Acclaimed comics writer Brian Wood teams with his Briggs collaborator Mack Chater in Sword Daughter – a new series adding to his already impressive back-catalogue of fantasy comics. One thousand years ago, a murderous clan known as the Forty Swords burned a village to the ground, leaving just two people alive: a shattered father and his teenage daughter. Setting off on a revenge quest that will span the width of Viking Age Europe, they find the key to repairing their damaged relationship lies in the swords they carry.
If you’re familiar at all with Wood’s work on Conan or Northlanders, you should know that sword and sorcery are one his strong suits. Much like he has done in his previous work in this genre, he brings a gritty style of storytelling that does not gloss over the more unsavoury aspects of this time period. The opening sequence is particularly effective in this regard depicting the destruction of protagonist Elsbeth’s village and the slaughter of her family. Chater’s art creates a hellish atmosphere further aided by Jose Villarrubia’s vivid colouring (especially his liberal use of the colour red). At the same time, it also shows a degree of restraint that one wouldn’t normally expect.
It’s fairly standard for modern depictions of revenge stories to be stylised and flashy affairs, but Sword Daughter takes a more grounded approach to both the storytelling and the violence. Sword fights use the hack and slash approach as opposed to the more graceful style of combat you’d see in something like Kill Bill for example. When someone is decapitated, blood isn’t spurting everywhere and it doesn’t come across as swift/effortless action. It helps that Elsbeth is a mostly silent character with her occasional narration, body language and interaction with her father acting as the main ways to establish her motivations. If anything, the story style is more akin to the work of Akira Kurosawa and Jean Pierre Dionnet’s classic fantasy comic Armies that both take a no-nonsense approach to revenge and violence.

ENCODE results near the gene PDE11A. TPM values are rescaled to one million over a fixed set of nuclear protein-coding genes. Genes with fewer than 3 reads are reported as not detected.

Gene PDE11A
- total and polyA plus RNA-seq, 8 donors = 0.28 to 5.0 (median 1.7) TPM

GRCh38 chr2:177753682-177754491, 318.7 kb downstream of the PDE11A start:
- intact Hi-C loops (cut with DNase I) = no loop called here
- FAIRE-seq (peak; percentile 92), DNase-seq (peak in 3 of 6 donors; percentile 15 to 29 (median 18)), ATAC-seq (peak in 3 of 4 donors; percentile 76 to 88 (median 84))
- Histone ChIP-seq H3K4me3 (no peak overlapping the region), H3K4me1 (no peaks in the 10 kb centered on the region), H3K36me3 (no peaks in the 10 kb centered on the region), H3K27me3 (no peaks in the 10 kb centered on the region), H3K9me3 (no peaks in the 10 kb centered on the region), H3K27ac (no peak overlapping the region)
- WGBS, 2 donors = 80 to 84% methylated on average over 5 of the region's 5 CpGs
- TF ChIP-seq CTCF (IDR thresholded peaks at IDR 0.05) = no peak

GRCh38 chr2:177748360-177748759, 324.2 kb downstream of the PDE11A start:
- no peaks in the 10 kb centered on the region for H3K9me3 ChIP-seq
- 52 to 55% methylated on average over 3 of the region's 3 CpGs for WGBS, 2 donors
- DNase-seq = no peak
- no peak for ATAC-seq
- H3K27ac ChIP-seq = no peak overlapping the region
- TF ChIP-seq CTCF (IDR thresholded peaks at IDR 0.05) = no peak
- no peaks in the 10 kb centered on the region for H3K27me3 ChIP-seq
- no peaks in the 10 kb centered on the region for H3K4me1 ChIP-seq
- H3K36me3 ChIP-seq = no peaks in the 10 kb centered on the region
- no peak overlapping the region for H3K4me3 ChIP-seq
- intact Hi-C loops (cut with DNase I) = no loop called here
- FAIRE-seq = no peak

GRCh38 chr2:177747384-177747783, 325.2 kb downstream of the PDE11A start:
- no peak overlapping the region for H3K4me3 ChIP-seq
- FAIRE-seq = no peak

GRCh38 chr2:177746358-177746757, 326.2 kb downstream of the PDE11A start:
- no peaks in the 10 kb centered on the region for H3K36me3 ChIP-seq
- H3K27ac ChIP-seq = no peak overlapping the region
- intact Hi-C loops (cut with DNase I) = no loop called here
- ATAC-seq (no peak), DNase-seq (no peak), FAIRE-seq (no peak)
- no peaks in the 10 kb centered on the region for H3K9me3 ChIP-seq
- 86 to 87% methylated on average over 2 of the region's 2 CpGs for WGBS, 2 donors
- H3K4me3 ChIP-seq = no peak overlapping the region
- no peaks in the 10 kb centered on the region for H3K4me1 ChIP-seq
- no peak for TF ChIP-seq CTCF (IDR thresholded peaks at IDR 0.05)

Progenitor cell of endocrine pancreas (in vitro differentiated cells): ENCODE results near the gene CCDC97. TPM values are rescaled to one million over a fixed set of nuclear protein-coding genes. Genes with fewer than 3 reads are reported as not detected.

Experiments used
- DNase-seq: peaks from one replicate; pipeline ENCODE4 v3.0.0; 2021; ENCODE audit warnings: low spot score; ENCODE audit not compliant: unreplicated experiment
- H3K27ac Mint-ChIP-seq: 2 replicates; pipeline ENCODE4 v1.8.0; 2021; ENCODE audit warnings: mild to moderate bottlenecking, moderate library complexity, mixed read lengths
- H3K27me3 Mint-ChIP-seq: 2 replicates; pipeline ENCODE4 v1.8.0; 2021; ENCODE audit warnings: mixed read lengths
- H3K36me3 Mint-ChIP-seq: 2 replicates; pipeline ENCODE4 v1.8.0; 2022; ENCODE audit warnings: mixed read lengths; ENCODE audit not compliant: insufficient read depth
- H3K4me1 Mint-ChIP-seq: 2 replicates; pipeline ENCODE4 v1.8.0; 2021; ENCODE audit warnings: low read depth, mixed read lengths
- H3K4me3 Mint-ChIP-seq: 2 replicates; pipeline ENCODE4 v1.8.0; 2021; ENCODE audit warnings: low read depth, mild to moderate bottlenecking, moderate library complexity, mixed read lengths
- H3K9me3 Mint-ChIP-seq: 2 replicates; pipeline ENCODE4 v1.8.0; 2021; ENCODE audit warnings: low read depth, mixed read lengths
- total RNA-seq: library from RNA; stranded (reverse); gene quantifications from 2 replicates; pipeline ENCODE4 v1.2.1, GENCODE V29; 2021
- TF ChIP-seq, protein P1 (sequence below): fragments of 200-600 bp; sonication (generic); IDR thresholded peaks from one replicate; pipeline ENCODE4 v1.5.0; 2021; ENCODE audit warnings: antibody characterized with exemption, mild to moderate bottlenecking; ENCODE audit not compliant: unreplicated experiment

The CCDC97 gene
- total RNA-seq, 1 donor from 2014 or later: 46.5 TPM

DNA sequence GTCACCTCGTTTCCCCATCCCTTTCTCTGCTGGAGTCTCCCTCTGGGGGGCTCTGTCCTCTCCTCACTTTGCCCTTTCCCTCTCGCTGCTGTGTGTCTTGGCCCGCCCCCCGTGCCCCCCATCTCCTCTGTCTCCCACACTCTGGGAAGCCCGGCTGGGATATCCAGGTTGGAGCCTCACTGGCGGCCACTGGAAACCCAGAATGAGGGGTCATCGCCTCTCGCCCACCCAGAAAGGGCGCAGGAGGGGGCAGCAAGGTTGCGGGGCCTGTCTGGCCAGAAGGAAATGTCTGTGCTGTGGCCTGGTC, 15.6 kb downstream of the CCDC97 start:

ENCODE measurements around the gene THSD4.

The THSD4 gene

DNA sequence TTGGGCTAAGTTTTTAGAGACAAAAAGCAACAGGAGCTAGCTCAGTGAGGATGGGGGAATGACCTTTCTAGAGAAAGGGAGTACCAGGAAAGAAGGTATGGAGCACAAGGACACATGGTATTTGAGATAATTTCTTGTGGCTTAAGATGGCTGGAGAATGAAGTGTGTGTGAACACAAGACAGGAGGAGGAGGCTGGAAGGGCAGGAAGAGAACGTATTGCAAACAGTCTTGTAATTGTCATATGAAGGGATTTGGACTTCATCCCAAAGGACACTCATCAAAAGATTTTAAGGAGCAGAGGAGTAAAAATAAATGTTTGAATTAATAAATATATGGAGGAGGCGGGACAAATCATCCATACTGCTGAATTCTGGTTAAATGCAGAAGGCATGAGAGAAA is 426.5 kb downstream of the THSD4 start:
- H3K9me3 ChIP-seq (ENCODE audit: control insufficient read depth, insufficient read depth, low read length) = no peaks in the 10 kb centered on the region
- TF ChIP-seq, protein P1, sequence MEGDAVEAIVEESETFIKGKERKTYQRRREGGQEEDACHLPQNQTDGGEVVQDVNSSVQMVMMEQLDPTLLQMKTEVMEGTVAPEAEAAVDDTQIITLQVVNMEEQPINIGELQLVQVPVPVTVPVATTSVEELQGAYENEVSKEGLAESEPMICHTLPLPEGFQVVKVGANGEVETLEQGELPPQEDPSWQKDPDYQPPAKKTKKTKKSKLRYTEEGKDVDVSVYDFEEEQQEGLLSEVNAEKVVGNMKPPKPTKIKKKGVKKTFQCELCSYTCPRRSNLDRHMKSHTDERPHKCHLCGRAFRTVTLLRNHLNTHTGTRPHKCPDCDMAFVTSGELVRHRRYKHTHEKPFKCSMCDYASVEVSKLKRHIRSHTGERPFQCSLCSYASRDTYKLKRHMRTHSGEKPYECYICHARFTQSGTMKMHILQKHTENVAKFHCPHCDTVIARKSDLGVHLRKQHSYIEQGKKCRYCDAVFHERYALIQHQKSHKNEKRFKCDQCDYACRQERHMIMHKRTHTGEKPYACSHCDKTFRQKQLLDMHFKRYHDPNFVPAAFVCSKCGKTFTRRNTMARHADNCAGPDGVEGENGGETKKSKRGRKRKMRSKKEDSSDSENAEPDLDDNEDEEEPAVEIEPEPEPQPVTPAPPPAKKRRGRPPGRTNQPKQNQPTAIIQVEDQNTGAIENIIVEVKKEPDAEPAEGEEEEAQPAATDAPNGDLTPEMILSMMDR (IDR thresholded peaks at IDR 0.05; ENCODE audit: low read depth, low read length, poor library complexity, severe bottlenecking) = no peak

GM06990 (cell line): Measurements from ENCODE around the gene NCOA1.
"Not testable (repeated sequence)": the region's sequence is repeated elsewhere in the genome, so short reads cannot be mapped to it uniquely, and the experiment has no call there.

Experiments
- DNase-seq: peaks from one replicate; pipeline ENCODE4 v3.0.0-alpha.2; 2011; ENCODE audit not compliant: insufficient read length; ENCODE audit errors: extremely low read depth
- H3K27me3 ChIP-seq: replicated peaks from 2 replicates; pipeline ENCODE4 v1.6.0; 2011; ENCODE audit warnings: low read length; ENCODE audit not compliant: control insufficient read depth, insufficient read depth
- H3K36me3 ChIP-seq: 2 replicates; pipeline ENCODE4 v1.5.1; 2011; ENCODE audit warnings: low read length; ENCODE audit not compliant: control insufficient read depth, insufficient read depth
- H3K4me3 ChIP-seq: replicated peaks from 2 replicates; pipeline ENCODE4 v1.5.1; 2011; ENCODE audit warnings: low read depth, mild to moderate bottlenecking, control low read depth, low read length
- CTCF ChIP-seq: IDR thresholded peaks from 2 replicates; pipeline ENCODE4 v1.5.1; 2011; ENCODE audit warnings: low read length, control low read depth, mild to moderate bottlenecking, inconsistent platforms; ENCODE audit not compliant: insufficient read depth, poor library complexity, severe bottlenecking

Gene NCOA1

This measured approach also allows more focus to be put upon the relationship between Elsbeth and her father Dag. Revenge seems to be programmed into Elsbeth’s head at this point of her life whilst it comes across as a combination of duty and right of care to Dag. It creates an interesting dynamic between the two with Elsbeth in particular maintaining somewhat of a cold edge throughout the first arc towards him that only shows signs of thawing towards the end.
This is a terrific revenge themed comic that will definitely appeal to any fans of Wood’s work on Conan and Northlanders. Plus, anyone looking for a fantasy with a more measured look should definitely give this series a look.
9781506707822 – H/B – £16.99